“Wonder what she’ll be like,” said Mr. Broadribb to Mr. Schuster, glancing at the clock as he did so.

“She’s due in a quarter of an hour,” Said Mr. Schuster. “Wonder if she’ll be punctual?”

“Oh, I should think so. She’s elderly, I gather, and much more punctilious than the young scatterbrains of today.”

“Fat or thin, I wonder?” Said Mr. Schuster.

Mr. Broadribb shook his head.

Already I like this Mr. Broadribb MUCH more than Mr. Schuster. But maybe that’s just because I really like Miss Marple, and Mr. Broadribb is being nicer. Then, after their impromptu discussion on what they thought she would be like, they fall into a discussion of their employer. Or rather who and what their employer WAS. As of course, Mr. Rafiel is dead. He seems to be considered a very shrewd man. They say he had “Flair” for what he did, as well as a “Great financial brain.”

This makes me want to meet him even more. Too bad he’s already dead. I wonder what finally killed him?

Miss Marple arrives, and Mr. Schuster excuses himself, thank god. We finally get a description of Mr. Broadribb, and it turns out he’s rather melancholy and long of face. Which just makes me like him more, honestly. Good lawyers should be rather down-trodden, otherwise they aren’t doing their job. Anyway, they begin again, by opening the discussion with Mr. Rafiel. I find myself in a state of constant tension. I just want to find out what he left her already, despite knowing that it was a job, thanks to the description of the book.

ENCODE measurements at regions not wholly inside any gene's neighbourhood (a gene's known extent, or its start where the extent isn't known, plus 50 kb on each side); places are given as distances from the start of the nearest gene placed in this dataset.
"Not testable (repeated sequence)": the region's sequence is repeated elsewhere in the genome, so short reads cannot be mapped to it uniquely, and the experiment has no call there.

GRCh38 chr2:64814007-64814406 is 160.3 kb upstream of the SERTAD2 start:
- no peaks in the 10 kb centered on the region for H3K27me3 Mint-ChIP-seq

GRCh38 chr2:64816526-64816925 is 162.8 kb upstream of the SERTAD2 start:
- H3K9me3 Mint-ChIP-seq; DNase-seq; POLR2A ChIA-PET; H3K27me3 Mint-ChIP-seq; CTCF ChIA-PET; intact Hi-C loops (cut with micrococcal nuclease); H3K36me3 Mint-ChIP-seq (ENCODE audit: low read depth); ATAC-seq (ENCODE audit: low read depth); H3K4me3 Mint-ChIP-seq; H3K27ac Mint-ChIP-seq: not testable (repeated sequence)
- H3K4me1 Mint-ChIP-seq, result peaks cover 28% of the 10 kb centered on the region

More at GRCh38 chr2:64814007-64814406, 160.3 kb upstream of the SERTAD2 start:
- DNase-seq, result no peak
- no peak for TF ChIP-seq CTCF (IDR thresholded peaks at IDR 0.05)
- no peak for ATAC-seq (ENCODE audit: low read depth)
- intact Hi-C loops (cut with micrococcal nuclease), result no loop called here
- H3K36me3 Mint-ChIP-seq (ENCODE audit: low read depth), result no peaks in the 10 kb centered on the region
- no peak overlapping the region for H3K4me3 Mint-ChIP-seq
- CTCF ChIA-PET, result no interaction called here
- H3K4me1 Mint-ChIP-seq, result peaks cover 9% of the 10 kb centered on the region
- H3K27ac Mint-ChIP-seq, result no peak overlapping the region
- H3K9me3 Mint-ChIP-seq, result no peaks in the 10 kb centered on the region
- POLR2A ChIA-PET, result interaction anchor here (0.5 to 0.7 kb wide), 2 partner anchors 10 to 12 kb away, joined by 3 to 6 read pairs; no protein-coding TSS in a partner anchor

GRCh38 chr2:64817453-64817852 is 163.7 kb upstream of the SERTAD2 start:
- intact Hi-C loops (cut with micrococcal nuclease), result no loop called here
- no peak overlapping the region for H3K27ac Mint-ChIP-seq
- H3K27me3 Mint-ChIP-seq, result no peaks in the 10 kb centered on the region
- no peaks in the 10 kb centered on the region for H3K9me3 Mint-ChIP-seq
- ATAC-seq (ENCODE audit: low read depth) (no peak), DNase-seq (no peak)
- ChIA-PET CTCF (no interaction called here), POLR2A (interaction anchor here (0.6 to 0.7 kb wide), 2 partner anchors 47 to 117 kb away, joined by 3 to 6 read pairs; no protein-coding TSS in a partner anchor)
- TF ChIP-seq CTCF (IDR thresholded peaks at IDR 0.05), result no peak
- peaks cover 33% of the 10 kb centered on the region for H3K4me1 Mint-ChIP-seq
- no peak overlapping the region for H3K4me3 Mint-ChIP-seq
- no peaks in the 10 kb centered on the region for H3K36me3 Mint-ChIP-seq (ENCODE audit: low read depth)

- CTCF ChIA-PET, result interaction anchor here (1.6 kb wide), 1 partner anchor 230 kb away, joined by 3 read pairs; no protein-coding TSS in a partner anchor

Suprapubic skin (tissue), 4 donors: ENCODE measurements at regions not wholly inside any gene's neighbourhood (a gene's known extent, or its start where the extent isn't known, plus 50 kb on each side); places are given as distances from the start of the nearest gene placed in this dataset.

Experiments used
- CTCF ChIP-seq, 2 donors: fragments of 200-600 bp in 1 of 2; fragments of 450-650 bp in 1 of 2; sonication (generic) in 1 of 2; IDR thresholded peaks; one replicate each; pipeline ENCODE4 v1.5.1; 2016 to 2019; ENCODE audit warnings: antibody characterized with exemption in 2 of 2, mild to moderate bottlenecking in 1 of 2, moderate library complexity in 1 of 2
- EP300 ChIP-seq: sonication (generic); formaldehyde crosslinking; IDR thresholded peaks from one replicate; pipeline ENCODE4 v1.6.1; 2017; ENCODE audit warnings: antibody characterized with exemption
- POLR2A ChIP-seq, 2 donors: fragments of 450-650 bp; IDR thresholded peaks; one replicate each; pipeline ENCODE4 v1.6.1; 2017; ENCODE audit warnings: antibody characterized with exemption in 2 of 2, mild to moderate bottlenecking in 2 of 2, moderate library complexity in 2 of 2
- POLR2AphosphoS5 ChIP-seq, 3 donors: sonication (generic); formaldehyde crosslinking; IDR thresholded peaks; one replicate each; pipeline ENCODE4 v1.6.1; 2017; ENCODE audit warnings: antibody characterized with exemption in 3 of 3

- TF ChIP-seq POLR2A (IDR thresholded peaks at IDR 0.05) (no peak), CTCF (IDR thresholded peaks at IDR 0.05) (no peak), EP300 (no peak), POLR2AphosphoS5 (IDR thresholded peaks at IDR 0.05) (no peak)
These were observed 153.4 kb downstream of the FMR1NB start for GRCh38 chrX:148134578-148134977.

Miss Marple is then given a letter. She reads it through, and then rereads it. Then, she has this to say to Mr. Broadribb:

“This is hardly very definite. Is there no more definite elucidation of any kind?”

Apperantly, all Mr. Broadribb was supposed to do was give her the letter, and then tells her that the ‘sum of the legacy’ is 25000 pounds. Now, for my american viewers, who may not understand this amount, that’s a little over 41,000 dollars. Which is quite a lot of money for an old lady. In fact, they go on to discuss what she might do with this money, while Miss Marple is in a bit of a shock over it. Or maybe she’s just trying to figure out the letter already.

Then, Mr. Broadribb asked her if the word ‘Nemesis’ meant anything to her. And she explained that she said it once to Mr. Rafiel, and he was amused at her calling herself that. Again, I really want to read that damned book. Both Mr. Broadribb and Miss Marple are left thoroughly confused by the events, and so am I, until a page or so later, when we FINALLY get to know the contents of the letter.

“To miss Jane Marple, resident in the village of st. Mary Mead.